And then the scab was picked. As Cincinnati desperately strived to get back into the game, Steelers linebacker Ryan Shazier pointed his helmet at Bengals running back Giovani Bernard head. It was a calculated tackle that left Bernard motionless. The announcers, Phil Simms and Jim Nance, argued it was a legal hit because Bernard had a moment to brace. And in 2015, knowing what we know about concussions and using a helmet as a weapon, neither announcer was brave enough to suggest the gruesome nature of the tackle had no place in the game. And just like Palmer’s tackle ten years ago, Shazier and the Steelers were not penalized. In fact, the Steelers were rewarded with the ball since Bernard’s lifeless body fumbled it after the impact.

Like any bloodsport, the players (and fans… including myself) wanted revenge. And when Vontaze Burfict sacked Steelers quarterback Ben Roethlisberger, which left Roethlisberger injured, we cheered. If you want to condemn that — as I certainly do now a day later — then please admit to the larger context: the NFL allowed this football rivalry to turn into bloodsport. I’m ashamed I participated.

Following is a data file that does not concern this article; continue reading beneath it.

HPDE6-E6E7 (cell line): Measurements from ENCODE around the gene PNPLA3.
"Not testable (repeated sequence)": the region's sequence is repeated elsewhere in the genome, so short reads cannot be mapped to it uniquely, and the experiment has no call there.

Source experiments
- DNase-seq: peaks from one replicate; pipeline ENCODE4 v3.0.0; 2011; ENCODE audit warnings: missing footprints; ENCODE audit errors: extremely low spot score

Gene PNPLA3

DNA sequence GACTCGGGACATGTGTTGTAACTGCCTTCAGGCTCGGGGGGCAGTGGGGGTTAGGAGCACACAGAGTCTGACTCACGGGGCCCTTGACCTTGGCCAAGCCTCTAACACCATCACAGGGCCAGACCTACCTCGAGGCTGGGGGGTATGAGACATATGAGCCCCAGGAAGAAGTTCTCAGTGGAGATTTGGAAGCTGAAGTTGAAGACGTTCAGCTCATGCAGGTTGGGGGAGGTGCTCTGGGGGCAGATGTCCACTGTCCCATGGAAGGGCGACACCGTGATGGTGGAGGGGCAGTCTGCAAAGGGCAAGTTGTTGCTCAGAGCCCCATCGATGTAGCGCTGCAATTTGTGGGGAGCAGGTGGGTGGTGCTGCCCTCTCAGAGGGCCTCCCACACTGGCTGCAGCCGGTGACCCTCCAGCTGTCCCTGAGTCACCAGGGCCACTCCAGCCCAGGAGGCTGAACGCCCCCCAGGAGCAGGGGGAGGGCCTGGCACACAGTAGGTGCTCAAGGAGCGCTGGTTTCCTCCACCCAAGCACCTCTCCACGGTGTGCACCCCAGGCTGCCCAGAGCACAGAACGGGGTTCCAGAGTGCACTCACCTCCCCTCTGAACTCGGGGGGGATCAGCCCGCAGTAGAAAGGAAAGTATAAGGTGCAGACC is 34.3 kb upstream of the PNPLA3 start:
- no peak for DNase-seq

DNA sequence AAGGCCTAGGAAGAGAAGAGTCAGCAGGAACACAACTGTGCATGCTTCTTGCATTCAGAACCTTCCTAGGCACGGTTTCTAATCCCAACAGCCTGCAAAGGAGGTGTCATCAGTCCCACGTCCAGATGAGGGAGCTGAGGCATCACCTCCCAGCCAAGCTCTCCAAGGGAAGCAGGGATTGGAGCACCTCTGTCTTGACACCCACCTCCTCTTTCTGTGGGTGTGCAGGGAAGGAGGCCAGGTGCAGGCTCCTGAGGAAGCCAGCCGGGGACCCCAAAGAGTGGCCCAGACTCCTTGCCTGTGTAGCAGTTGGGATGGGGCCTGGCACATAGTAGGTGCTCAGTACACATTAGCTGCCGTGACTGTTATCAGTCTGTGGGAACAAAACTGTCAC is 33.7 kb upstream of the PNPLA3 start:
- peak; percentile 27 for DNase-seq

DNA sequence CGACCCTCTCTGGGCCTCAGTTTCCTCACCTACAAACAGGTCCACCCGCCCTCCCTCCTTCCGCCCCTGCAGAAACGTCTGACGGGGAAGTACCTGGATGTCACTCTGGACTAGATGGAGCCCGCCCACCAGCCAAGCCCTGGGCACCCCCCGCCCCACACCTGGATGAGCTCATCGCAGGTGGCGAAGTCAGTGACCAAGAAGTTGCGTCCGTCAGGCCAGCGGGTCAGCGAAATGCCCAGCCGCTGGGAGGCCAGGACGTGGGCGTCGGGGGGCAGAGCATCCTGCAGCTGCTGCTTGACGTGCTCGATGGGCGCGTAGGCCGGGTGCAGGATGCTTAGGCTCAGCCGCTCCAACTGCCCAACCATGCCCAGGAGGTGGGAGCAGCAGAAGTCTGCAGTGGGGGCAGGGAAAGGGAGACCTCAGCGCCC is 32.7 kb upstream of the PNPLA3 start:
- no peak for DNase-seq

We need to blame the coaches. It’s safe to assume the Steelers know how to get under the Bengals’ skin. It’s surely part of their strategy. Not once, but twice, Steelers coaches attempted to incite Bengals players. I hear no one in the media speaking to this on the morning after other than passing reports of fines. On the Bengals’ side, the organization is notorious for taking “high risk” players that other football teams won’t gamble on. Players with great athleticism but volatile otherwise. Maybe it’s time to admit a lack of discipline is the reason the Bengals never advance in the playoffs.

We need to blame the referees and the NFL. Not calling penalties… heck, not ejecting players for the hits we saw last night means the NFL is complicit. There will be fines and strong words. But the NFL thinks violence sells.

And that brings me to the most important point: we need to blame ourselves. We vote with our wallets, out tickets, our televisions. By tuning into the sport, we are saying this culture is ok.

Without change then someday a receiver going over the middle is going to be killed. And when it happens we better be ready to admit we are all Vontaze Burfict.